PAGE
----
What Should You Pay Attention To When Checking The Earthquake Resistance Of Your Building?

  1. Whether your building is earthquake resistant or not can be determined by external observation or simply by examining the building project.
  2. Whether your building is earthquake resistant or not can be determined only by ground survey, concrete quality tests, etc.
  3. When the durability of your building is examined and reinforcement is required, a very difficult stage begins: some columns inside the building will be sheathed, new shear walls can be created. There will be a long construction period in the building, and this work is also very costly.
  4. Damage report and earthquake resistance report are very different things. Damage reports can be given even with observations alone when needed. Earthquake resistance report is very different; not everyone can provide it, which is a very difficult task.
  5. The damage report given after the earthquake can determine whether the columns and beams, which are the bearing elements in the building, have been damaged or not due to the quake only by observation. It is possible to continue to live in a building whose load-bearing elements are undamaged or slightly damaged. However, this does not indicate that the building is earthquake-resistant. It is not known whether the structure will collapse or be further damaged in a larger earthquake.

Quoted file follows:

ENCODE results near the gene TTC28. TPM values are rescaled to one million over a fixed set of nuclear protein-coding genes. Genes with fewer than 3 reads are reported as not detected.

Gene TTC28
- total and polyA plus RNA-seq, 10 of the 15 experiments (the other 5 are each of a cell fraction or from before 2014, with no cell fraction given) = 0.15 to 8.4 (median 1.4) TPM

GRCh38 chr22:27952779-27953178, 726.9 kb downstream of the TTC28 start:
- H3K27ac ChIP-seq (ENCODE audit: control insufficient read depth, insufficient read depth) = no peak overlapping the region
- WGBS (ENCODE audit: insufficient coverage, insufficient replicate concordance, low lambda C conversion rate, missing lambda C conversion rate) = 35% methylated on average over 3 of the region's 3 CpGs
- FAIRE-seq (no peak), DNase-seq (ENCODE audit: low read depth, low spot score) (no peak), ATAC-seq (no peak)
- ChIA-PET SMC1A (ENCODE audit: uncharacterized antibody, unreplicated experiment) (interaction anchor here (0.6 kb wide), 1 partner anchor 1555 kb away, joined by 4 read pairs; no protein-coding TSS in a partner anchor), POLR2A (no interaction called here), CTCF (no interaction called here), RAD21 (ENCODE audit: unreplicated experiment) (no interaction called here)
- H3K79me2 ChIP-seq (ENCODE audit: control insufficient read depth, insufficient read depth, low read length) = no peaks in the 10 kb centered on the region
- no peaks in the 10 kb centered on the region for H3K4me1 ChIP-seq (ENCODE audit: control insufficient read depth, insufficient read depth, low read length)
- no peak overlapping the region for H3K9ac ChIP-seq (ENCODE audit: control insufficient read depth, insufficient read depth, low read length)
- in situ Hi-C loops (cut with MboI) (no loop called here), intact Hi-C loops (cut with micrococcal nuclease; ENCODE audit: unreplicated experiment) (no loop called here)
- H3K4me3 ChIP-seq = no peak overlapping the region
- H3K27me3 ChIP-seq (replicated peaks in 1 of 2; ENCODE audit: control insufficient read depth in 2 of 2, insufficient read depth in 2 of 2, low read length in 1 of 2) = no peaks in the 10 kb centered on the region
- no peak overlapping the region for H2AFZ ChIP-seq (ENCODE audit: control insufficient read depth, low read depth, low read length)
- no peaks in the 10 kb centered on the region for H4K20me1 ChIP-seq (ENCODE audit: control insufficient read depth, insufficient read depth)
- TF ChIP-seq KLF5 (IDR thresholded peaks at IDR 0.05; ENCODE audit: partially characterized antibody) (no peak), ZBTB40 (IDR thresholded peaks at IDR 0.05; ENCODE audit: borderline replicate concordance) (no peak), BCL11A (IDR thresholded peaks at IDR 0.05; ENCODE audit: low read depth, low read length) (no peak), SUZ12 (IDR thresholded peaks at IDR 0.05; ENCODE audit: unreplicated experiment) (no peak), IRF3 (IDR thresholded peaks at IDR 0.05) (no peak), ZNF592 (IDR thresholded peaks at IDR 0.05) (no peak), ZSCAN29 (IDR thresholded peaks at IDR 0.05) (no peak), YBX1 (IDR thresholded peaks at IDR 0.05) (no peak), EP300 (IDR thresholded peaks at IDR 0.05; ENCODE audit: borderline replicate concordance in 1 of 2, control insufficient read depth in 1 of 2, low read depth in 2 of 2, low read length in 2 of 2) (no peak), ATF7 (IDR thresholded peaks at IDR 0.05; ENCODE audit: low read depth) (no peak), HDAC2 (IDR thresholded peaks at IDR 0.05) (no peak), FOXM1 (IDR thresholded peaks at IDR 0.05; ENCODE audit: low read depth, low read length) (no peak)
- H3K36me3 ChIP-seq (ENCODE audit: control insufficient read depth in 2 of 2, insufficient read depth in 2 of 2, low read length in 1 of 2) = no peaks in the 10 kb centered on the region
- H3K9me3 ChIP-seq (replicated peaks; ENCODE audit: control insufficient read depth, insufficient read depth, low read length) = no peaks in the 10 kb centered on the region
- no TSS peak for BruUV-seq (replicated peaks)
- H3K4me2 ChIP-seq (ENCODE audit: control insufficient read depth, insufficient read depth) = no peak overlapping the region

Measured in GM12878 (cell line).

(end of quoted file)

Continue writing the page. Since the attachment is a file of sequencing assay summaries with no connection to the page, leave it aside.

6. A very laborious and detailed research and calculation are required to give an earthquake resistance report. This part is explained in detail on other pages. But in short:
  • The concrete quality of the load-bearing elements (columns/beams) should be determined: since not all components can be measured, a generalization is made by taking samples at certain locations.
  • The steel reinforcement ratios/positions inside the columns and beams should be known: However, determining the diameter and position of the reinforcement is also a difficult task. Metal detectors are not used for this work. Some special ultrasound devices can detect the reinforcement locations in the concrete but cannot determine the steel quality. The healthiest method is to break the shell of the concrete and look at the iron inside. Then this place can be plastered and does not cause any problems.
  1. Some people claim to measure the strength of the building by hitting various parts of the building with some tools. In fact, what these people can find the most is the natural vibration period of the building and perhaps the natural vibration period of the floor. If both periods are close to each other, it means that the structure will be more affected by the earthquake; However, this does not mean that your building will be demolished. Or even if the periods are different, it does not show that your structure is solid.